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From Noah Slater <nsla...@apache.org>
Subject Re: Unicode normalization (was Re: The 1.0 Thread)
Date Mon, 22 Jun 2009 19:32:08 GMT
On Mon, Jun 22, 2009 at 03:15:24PM -0400, Paul Davis wrote:
> I think he means optimization in so much as that the deterministic
> revision algorithm still works regardless.

For what definition of "works" though?

Should two versions of the same document, one using combining code points and
the other using single code points, generate the same hash? If the answer is no,
then why don't we drop the pretence of working with a canonical version of the
document and just SHA1 the binary serialisation?

> If clients want to avoid spurious conflicts, then they should send normalized
> unicode to avoid the issue.

You're arguing for using a blind a binary hash like SHA1, and putting the onus
on clients to perform canonicalisation. That's fine, as long as you realise that
this isn't what was originally being proposed.

> In other words, if we just write the algorithm to not care about normalization
> it'll solve lots of cases for free and the cases that aren't solved can be
> solved if the client so desires.

I'm not so sure what this "solves" other than implementation effort for us.

Again, it seems like you're wanting to offer to routes for us:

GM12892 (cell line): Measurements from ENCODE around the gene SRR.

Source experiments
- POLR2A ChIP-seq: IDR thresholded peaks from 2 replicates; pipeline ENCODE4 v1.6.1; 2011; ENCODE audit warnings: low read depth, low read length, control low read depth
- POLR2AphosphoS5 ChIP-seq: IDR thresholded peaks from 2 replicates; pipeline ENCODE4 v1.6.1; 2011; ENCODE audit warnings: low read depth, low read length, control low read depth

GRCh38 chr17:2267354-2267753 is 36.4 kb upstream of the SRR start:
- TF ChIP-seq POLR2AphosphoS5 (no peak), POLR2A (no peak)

* calculate the document hash from a canonical binary serialisation

  * calculate the document hash from the binary serialisation

Both of these are reasonable choices, depending on our goals. But we need to
realise that JSON canonicalisation REQUIRES Unicode canonicalisation, and so the
choice isn't about ignoring Unicode issues, it's about deciding what a canonical
serialisation hash buys us above and beyond a totally blind one.

> The thing that worries me most about normalization is that we would end up
> causing more problems by being complete than if we just took the naive route.
> Requiring that a client have an implementation of normalization byte identical
> to the one CouchDB uses instead of just being internally consistent seems like
> it could trip up alot of clients.

Interestingly enough, your suggestion to use a blind binary hash such as SHA1
pushes the canonicalisation issues onto the client, and would force them to find
a complete Unicode library. If CouchDB calculated the hash from a canonical
serialisation internally, we remove this burden from the clients.

Best,

-- 
Noah Slater, http://tumbolia.org/nslater

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